Sale of Foreclosed Properties Yields Profit for OC

October 5, 2016 Updated: October 6, 2016

GOSHEN—Orange County held a countywide property auction on Sept. 29 and 30, which the county benefited by putting foreclosed property back on the tax rolls. 

There were 128 properties from 2016 and 280 properties leftover from previous years, some dating back to the 1990s.

All told, the county made a profit of $917,869 when the back taxes owed on the 2016 parcels, worth $802,581, are subtracted. 

The Sept. 30 session saw the remaining pieces of property go up for auction to bidders both in the audience and online.

By the end there were 59 individual properties, and one multi-parcel unit containing 32 parcels, leftover from 2016.

This auction offered technological improvements over previous auctions by the county. hosted the auction and handled all the bidding, transactions, and logistical matters.

Orange County Property Auction
Director of Real Property John McCarey and Commissioner of Finance Karin Hablow at the Emergency Services Center in Goshen on Sept. 30. (Colin Fredericson/Epoch Times)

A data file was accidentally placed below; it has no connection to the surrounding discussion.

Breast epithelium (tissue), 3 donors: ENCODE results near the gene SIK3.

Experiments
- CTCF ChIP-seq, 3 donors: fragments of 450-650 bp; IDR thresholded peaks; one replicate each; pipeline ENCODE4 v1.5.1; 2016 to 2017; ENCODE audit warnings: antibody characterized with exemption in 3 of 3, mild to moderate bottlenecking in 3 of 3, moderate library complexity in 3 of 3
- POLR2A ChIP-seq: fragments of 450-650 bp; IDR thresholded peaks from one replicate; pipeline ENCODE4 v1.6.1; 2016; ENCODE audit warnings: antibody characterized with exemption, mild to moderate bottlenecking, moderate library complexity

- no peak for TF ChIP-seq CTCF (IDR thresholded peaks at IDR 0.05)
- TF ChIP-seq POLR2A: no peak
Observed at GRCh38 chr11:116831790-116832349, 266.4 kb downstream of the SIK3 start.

“This is the first time we’ve ever used an outside company,” said the county’s Director of Real Property, John McCarey.  “That was a good move because they were able to take credit cards, they were able to have internet bidding and everything else.”

“I think we had a good number of buyers come out.”

There were 408 parcels up for auction this year, compared to about 150 to 170 the county normally sells. 

“It’s good to get some of them off and back, having residents pay taxes on them instead of the county sitting on them,” said County Commissioner of Finance Karin Hablow.

First-time property buyer Rey David Virgin was both excited and scared about the auction experience. He was excited to finally own land, but scared about  the associated risks that comes with property ownership.

“Definitely I’m tired of renting and I want to have my own property,” he said. 

Altogether 161 parcels of land from previous years received bids. The county will get $612,450 once those transactions are finalized.

Properties in which bids did not meet or exceed outstanding real property taxes will stay with the county.

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